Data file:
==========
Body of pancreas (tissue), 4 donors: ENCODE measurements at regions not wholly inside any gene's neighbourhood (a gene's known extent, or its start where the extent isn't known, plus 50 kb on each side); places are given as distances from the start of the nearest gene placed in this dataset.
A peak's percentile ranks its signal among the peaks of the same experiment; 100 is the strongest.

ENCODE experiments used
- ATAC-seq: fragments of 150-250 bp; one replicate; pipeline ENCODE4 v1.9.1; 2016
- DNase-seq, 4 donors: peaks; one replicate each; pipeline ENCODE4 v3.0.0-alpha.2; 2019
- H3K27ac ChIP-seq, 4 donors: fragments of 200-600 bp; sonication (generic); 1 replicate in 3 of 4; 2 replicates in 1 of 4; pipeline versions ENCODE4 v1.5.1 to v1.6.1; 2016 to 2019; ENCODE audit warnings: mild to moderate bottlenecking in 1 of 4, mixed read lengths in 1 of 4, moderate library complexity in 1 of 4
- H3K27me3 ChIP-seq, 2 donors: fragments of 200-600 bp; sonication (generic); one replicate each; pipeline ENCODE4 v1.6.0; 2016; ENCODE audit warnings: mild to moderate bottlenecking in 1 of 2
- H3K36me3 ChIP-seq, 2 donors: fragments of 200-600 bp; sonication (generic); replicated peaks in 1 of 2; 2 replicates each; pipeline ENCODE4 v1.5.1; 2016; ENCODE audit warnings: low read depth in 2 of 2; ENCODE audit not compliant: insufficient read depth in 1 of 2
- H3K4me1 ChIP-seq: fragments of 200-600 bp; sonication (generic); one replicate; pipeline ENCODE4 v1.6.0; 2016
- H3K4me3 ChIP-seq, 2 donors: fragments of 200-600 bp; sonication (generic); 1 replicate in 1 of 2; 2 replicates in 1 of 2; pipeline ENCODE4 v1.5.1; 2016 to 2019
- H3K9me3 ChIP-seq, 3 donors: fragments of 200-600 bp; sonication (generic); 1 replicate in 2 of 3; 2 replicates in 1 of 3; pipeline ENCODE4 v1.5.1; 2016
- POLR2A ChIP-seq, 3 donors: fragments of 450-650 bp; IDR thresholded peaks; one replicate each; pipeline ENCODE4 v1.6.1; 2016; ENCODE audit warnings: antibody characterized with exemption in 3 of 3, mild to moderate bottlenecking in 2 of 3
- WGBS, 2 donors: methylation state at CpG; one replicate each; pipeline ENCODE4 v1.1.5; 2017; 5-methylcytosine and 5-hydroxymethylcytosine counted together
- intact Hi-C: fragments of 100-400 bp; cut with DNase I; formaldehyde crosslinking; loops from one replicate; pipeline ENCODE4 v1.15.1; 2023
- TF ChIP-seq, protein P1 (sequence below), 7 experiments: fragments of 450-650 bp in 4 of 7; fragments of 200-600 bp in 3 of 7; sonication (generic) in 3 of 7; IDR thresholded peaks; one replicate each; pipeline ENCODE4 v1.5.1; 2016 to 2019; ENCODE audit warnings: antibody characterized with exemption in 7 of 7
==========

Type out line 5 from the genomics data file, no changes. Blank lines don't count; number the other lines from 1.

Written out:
- DNase-seq, 4 donors: peaks; one replicate each; pipeline ENCODE4 v3.0.0-alpha.2; 2019